The National Catholic Review
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Some 1.5 billion people live in countries affected by repeated cycles of political and criminal violence, the World Bank reports in its latest development study. Noting that military and development disciplines too often work on separate paths, World Bank President Robert Zoellick called for bringing security and development together to break the cycles of fragility and violence that trap states in conflict and rob their citizens of economic and human development opportunities.

“While much of the world has made rapid progress in reducing poverty over the past 60 years, areas suffering from political instability and criminal violence are being left far behind and face stagnation, both in terms of economic growth and disappointing human development indicators,” said Justin Lin, the World Bank’s chief economist.

People living in countries currently affected by violence are twice as likely to be undernourished, and 50 percent more likely to be impoverished. Their children are three times as likely to be out of school, researchers report. More than 42 million people are displaced globally as a result of conflict, violence or human rights abuses. “And the effects of violence in one area can spread to neighboring states and to other parts of the world,” said Zoellick, “hurting development prospects of others and impeding economic prospects for entire regions.”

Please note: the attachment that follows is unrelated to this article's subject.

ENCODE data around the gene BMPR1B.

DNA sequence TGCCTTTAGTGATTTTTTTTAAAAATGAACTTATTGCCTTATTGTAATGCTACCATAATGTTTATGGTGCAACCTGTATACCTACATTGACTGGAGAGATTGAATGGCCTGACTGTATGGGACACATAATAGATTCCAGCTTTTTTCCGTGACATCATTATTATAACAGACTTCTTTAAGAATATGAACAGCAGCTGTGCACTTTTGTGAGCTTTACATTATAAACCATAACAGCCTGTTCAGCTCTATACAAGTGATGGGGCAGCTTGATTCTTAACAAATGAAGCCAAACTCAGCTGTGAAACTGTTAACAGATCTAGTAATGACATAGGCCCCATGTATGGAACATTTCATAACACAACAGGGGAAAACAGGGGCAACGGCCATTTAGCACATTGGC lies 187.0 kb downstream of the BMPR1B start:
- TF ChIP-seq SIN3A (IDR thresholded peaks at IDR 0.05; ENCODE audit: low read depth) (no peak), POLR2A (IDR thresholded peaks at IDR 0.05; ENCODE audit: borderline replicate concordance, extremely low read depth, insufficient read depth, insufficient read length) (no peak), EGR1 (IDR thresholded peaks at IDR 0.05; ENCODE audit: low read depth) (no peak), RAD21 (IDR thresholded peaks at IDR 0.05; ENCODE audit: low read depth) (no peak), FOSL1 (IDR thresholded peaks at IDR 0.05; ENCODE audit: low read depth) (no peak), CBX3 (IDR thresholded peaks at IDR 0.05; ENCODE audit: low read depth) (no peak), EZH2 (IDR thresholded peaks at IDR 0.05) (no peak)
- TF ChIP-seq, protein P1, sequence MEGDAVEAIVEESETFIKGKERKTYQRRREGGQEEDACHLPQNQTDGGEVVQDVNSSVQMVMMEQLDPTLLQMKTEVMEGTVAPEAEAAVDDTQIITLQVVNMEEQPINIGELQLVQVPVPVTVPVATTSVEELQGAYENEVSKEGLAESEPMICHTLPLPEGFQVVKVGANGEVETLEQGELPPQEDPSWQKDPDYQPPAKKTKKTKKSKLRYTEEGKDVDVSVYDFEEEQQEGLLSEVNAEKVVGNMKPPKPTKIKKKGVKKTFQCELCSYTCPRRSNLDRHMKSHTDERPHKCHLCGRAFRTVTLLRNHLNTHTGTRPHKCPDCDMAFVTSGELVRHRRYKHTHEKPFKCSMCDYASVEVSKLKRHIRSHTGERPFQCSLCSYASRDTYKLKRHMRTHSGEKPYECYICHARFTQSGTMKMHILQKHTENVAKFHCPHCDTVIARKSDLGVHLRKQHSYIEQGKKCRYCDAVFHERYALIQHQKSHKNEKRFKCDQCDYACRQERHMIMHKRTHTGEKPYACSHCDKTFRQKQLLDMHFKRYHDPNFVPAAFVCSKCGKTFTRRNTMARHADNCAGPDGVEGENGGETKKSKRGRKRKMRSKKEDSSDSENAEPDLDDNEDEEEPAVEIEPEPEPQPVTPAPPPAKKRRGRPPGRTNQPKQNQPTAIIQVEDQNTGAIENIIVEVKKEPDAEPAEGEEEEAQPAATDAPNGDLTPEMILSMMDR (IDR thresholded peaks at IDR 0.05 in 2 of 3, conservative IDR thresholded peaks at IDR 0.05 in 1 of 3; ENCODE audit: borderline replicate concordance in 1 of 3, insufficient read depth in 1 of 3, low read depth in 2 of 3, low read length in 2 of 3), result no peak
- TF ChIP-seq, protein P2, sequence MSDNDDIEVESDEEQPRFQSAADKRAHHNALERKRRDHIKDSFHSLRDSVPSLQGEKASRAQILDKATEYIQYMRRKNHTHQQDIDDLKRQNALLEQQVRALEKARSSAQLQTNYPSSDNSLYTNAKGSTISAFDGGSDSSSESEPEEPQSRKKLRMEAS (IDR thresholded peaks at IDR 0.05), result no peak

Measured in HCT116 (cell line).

The World Development Report 2011: Conflict, Security and Development found that “no low-income, fragile or conflict-affected country has yet to achieve a single Millennium Development Goal.” Those goals, accepted by Western nations in 2000, aimed to cut in half the worst effects of global poverty in, for example, sanitation, health, hunger and educational attainment by 2015. Fixing the economic, political and security problems that disrupt development and trap fragile states in violence requires strengthening national institutions and improving governance in ways that prioritize citizen security, justice and jobs. It is a process that must be counted out in decades, not years, researchers said.

According to the report, in the 21st century organized violence appears to be spurred by a range of domestic and international stresses, like youth unemployment, income shocks, tensions among ethnic, religious or social groups and drug trafficking networks. Conflict over resources, as in the Democratic Republic of Congo, or violence generated by drug trafficking, as in Mexico and Central America, exemplify the style of violence in the new century. Unemployment was overwhelmingly cited as the most important factor for recruitment into gangs and rebel movements. Risks of violence are greater when high social stresses combine with weak capacity or lack of legitimacy in key national institutions, as indicated by the recent turbulence in the Middle East and North Africa.

Building or restoring capable, legitimate institutions is crucial because they are able to mediate the stresses that otherwise lead to repeated waves of violence and instability. More than 90 percent of civil wars in the 2000s occurred in countries that had already experienced civil war in the previous 30 years. The report suggests short-term measures aimed at successful transitions from violence to rebuild confidence between citizens and the state. These include improving government transparency, special budget allocations for disadvantaged groups, removal of discriminatory laws and credible commitments to realistic timelines for longer-term reform.

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